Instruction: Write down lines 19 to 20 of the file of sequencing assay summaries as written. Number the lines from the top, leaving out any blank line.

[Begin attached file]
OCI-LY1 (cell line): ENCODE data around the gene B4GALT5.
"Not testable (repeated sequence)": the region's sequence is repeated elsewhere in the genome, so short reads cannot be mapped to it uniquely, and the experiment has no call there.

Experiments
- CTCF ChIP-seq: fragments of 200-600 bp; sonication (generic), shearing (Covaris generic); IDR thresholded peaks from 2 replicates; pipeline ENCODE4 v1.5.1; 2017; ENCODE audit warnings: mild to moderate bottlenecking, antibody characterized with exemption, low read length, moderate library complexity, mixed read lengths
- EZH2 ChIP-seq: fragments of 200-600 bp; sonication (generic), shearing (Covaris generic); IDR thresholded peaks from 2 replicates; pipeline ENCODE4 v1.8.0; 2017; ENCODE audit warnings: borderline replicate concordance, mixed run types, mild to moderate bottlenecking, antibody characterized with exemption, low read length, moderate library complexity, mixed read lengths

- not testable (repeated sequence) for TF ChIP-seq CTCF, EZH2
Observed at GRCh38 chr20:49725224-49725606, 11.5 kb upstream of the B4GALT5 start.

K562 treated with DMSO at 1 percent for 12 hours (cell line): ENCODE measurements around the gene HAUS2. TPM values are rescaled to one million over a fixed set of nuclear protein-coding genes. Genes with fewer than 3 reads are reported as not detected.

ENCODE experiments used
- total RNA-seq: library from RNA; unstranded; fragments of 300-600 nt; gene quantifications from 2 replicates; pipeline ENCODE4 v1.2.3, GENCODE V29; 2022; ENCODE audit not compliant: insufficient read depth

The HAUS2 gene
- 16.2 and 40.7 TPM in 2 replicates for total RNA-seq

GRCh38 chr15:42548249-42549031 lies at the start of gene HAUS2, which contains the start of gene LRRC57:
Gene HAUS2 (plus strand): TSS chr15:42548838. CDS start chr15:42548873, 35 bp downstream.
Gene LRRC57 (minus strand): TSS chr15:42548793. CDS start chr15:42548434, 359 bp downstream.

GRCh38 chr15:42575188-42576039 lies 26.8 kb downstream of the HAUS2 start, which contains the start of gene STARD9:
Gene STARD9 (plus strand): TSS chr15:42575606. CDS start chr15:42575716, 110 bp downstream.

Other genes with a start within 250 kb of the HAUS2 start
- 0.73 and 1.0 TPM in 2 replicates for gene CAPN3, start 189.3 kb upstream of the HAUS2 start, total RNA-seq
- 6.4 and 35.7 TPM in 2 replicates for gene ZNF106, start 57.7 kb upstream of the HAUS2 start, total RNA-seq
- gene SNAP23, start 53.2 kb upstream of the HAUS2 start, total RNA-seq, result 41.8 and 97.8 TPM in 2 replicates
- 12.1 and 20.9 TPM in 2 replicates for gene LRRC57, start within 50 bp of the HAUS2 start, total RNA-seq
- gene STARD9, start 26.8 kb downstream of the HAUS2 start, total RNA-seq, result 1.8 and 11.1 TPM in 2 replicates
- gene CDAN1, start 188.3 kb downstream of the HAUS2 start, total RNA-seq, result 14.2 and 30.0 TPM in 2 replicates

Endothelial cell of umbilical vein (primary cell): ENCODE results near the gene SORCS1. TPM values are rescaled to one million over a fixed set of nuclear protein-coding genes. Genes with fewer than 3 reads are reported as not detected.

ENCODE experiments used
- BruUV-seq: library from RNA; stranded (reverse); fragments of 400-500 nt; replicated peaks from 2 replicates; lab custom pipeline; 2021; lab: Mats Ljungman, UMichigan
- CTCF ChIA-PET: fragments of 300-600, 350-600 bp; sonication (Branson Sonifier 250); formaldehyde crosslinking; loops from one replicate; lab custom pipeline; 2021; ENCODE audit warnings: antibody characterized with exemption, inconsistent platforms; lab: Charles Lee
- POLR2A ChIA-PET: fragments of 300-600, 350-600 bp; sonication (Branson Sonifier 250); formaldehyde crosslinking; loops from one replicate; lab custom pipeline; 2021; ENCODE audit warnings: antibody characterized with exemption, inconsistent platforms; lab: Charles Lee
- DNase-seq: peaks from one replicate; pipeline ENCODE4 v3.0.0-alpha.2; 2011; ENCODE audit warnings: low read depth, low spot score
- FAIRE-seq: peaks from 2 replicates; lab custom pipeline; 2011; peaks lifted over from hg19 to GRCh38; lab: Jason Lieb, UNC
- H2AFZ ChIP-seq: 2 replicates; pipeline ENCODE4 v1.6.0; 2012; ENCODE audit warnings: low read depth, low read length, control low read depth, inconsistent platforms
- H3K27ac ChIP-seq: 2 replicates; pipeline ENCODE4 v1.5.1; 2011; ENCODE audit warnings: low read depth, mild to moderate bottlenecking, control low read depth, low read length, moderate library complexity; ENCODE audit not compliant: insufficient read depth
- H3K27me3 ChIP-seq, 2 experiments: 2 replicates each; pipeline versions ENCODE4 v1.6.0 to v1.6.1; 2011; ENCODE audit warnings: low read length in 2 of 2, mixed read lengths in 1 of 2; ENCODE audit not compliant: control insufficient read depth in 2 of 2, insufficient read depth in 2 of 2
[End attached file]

- 0.73 and 1.0 TPM in 2 replicates for gene CAPN3, start 189.3 kb upstream of the HAUS2 start, total RNA-seq
- 6.4 and 35.7 TPM in 2 replicates for gene ZNF106, start 57.7 kb upstream of the HAUS2 start, total RNA-seq